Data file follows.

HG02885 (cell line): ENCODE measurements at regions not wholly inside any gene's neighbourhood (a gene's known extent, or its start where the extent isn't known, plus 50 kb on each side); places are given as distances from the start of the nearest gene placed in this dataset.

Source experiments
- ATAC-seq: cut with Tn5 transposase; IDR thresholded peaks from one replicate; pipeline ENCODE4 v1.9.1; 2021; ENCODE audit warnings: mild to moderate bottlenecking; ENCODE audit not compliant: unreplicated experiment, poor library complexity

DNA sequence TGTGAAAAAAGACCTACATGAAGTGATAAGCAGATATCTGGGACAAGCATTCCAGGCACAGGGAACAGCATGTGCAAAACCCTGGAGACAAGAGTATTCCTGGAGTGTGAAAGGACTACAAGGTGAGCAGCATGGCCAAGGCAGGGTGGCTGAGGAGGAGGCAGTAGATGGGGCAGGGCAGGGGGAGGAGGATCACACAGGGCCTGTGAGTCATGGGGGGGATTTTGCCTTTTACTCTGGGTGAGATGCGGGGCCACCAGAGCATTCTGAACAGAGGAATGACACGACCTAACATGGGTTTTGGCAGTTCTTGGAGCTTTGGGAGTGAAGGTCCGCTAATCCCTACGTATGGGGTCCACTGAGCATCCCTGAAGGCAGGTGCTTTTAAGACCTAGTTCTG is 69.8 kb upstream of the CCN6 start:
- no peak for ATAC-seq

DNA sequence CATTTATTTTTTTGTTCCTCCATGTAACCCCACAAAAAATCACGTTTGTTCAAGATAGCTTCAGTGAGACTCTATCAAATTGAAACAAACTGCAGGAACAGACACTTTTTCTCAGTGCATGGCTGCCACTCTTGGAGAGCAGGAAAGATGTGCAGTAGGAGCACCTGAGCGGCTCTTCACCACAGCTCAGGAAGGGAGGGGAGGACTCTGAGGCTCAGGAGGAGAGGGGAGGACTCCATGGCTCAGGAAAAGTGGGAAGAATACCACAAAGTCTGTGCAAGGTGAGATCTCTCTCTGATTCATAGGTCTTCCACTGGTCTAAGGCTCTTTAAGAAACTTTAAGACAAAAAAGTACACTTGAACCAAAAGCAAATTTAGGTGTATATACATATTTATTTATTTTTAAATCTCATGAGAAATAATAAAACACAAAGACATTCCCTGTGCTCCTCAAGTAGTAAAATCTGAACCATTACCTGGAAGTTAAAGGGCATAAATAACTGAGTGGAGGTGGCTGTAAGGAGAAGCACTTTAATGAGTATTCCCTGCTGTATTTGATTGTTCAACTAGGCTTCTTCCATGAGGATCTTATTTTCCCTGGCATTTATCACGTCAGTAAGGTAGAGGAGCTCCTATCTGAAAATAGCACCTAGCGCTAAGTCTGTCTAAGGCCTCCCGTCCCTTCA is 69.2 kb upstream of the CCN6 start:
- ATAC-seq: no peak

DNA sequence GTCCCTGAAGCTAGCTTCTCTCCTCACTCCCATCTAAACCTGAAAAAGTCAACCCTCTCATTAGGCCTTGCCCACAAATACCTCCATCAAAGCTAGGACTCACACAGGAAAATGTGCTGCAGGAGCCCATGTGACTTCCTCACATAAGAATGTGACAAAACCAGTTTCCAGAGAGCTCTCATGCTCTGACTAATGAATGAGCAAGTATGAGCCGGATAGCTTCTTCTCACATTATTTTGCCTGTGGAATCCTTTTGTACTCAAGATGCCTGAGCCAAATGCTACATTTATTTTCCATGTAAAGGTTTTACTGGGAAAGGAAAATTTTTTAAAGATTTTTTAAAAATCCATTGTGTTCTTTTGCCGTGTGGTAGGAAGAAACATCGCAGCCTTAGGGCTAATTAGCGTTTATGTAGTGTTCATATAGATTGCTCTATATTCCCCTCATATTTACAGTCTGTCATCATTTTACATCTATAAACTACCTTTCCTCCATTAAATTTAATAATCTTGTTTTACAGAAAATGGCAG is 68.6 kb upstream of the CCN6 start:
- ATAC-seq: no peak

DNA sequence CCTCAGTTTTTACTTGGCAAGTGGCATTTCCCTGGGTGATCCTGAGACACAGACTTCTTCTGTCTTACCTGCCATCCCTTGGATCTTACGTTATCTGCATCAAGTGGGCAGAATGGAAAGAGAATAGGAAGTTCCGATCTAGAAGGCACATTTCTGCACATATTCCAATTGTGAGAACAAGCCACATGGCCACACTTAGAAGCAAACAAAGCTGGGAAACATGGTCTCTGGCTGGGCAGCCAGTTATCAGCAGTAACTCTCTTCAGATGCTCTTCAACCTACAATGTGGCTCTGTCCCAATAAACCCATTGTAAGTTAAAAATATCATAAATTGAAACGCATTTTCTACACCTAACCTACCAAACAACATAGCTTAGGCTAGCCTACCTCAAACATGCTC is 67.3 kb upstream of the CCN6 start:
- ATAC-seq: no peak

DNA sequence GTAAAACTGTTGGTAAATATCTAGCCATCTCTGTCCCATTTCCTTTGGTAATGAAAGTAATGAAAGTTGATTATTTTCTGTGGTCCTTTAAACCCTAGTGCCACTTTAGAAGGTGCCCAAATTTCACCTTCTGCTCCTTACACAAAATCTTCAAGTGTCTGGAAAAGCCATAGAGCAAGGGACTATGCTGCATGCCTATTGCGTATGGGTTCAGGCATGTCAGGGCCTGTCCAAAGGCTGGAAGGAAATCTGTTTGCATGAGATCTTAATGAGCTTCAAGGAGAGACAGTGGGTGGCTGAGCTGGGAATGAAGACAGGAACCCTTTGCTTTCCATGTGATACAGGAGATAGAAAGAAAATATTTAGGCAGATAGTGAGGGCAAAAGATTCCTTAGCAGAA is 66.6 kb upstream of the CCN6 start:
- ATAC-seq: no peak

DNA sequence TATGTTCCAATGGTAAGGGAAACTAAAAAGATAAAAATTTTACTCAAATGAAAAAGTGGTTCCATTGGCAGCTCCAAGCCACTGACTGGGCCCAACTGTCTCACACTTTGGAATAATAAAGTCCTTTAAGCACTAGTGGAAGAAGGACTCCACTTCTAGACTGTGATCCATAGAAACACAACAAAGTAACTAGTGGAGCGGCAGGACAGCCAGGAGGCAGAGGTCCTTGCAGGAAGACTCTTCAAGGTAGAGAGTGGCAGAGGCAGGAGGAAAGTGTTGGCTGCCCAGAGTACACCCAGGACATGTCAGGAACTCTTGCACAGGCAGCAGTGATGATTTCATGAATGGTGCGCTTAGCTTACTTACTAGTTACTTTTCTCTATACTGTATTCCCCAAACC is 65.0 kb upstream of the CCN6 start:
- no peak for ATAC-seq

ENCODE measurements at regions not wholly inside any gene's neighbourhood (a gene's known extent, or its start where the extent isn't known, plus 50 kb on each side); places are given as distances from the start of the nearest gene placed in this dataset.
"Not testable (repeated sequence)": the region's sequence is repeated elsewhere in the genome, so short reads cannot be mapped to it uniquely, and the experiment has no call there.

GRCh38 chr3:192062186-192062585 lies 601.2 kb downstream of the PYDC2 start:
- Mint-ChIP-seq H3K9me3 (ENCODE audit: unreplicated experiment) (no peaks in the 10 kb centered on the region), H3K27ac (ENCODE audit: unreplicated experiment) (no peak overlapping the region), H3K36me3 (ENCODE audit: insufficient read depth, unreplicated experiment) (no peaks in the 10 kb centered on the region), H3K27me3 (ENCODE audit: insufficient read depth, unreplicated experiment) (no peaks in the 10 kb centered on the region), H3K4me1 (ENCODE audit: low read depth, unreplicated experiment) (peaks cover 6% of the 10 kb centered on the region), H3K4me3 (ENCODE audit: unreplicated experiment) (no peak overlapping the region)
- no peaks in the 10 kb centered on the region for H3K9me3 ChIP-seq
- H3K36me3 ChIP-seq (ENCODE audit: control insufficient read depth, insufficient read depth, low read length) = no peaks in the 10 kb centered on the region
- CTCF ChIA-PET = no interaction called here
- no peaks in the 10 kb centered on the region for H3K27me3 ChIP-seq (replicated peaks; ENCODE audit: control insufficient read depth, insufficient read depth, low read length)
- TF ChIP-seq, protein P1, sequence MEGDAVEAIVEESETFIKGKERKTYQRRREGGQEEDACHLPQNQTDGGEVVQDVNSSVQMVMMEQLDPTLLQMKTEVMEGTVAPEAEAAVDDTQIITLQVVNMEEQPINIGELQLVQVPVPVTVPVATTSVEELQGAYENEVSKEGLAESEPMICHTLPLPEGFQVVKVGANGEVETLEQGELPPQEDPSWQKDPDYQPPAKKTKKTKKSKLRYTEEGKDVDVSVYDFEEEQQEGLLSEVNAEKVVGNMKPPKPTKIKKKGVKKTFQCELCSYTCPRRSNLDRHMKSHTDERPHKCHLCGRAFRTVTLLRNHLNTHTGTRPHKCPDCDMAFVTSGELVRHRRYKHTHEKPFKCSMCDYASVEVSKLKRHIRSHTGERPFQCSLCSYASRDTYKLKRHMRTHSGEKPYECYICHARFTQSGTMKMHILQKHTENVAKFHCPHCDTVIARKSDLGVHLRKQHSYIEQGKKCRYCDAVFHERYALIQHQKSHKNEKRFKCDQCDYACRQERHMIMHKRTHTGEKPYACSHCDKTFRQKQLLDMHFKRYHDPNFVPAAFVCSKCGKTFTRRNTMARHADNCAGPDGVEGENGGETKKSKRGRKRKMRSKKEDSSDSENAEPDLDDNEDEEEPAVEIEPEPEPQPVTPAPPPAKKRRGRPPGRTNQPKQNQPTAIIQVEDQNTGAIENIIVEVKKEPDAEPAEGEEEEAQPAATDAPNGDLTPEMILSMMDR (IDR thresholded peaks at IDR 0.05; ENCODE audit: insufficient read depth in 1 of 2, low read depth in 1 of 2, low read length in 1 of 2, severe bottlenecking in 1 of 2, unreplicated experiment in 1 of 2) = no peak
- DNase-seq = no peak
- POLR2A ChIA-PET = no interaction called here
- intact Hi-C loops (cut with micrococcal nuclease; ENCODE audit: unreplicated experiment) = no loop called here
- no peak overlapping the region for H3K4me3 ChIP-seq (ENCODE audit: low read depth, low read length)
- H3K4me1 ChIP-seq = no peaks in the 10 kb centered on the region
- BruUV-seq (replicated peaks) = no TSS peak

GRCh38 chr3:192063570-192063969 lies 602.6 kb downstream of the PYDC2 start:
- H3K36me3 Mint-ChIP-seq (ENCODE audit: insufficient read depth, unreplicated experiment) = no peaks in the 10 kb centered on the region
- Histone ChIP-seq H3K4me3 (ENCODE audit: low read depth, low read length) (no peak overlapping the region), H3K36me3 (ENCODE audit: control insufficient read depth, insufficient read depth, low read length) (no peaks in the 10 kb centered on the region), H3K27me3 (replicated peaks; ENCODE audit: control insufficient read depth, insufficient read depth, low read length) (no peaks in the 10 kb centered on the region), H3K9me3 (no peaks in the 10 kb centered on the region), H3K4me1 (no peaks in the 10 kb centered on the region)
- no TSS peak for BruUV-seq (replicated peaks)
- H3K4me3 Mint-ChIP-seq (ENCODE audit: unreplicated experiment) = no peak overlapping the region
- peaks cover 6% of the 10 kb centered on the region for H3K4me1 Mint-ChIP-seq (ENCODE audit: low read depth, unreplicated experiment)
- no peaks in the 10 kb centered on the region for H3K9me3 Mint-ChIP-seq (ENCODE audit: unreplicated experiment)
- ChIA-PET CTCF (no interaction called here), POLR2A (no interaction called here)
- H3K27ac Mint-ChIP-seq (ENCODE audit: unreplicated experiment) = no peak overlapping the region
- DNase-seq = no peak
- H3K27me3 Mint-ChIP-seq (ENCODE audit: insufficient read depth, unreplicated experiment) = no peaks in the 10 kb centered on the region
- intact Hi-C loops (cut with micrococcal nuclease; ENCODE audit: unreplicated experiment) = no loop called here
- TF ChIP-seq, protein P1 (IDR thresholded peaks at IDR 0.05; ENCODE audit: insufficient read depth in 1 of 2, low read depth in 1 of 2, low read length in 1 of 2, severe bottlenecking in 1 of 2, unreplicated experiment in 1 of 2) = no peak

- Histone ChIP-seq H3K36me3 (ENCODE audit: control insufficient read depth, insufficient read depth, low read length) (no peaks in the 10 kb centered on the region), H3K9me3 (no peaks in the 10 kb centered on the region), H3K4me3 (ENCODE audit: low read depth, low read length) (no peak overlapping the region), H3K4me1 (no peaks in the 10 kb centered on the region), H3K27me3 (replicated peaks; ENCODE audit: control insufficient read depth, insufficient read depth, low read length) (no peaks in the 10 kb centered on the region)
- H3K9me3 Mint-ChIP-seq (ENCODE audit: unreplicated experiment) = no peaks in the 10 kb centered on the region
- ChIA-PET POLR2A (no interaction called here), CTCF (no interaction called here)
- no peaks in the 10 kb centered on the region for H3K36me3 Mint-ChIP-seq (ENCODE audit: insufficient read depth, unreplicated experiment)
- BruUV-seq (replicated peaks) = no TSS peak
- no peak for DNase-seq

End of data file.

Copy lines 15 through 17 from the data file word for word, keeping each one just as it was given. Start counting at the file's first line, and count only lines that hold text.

- no peak for ATAC-seq

ENCODE measurements at regions not wholly inside any gene's neighbourhood (a gene's known extent, or its start where the extent isn't known, plus 50 kb on each side); places are given as distances from the start of the nearest gene placed in this dataset.
"Not testable (repeated sequence)": the region's sequence is repeated elsewhere in the genome, so short reads cannot be mapped to it uniquely, and the experiment has no call there.